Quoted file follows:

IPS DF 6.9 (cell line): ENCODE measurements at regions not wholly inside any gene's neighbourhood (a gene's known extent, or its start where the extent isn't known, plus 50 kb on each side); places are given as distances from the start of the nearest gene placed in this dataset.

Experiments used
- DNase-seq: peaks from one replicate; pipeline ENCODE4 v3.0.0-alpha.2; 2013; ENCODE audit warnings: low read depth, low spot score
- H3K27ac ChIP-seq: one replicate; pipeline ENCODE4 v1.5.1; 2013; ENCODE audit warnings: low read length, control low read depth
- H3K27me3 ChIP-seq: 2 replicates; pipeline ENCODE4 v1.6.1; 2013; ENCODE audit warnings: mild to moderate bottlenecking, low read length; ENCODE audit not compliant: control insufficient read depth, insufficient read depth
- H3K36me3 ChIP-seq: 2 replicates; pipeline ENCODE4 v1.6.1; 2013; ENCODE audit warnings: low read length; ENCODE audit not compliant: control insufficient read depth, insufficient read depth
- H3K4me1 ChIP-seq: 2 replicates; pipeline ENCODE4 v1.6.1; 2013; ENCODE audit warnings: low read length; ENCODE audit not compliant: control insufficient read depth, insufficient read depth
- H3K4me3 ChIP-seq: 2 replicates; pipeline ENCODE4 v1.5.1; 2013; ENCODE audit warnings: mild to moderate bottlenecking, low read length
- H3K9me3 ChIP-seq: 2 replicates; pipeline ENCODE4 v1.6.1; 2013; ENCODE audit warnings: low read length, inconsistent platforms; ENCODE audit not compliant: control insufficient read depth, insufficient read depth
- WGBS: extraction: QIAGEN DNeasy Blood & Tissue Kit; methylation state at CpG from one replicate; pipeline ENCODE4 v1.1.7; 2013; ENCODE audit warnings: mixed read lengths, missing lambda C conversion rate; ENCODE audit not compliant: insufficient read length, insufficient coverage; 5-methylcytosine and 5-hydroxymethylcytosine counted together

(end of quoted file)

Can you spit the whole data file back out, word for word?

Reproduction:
IPS DF 6.9 (cell line): ENCODE measurements at regions not wholly inside any gene's neighbourhood (a gene's known extent, or its start where the extent isn't known, plus 50 kb on each side); places are given as distances from the start of the nearest gene placed in this dataset.

Experiments used
- DNase-seq: peaks from one replicate; pipeline ENCODE4 v3.0.0-alpha.2; 2013; ENCODE audit warnings: low read depth, low spot score
- H3K27ac ChIP-seq: one replicate; pipeline ENCODE4 v1.5.1; 2013; ENCODE audit warnings: low read length, control low read depth
- H3K27me3 ChIP-seq: 2 replicates; pipeline ENCODE4 v1.6.1; 2013; ENCODE audit warnings: mild to moderate bottlenecking, low read length; ENCODE audit not compliant: control insufficient read depth, insufficient read depth
- H3K36me3 ChIP-seq: 2 replicates; pipeline ENCODE4 v1.6.1; 2013; ENCODE audit warnings: low read length; ENCODE audit not compliant: control insufficient read depth, insufficient read depth
- H3K4me1 ChIP-seq: 2 replicates; pipeline ENCODE4 v1.6.1; 2013; ENCODE audit warnings: low read length; ENCODE audit not compliant: control insufficient read depth, insufficient read depth
- H3K4me3 ChIP-seq: 2 replicates; pipeline ENCODE4 v1.5.1; 2013; ENCODE audit warnings: mild to moderate bottlenecking, low read length
- H3K9me3 ChIP-seq: 2 replicates; pipeline ENCODE4 v1.6.1; 2013; ENCODE audit warnings: low read length, inconsistent platforms; ENCODE audit not compliant: control insufficient read depth, insufficient read depth
- WGBS: extraction: QIAGEN DNeasy Blood & Tissue Kit; methylation state at CpG from one replicate; pipeline ENCODE4 v1.1.7; 2013; ENCODE audit warnings: mixed read lengths, missing lambda C conversion rate; ENCODE audit not compliant: insufficient read length, insufficient coverage; 5-methylcytosine and 5-hydroxymethylcytosine counted together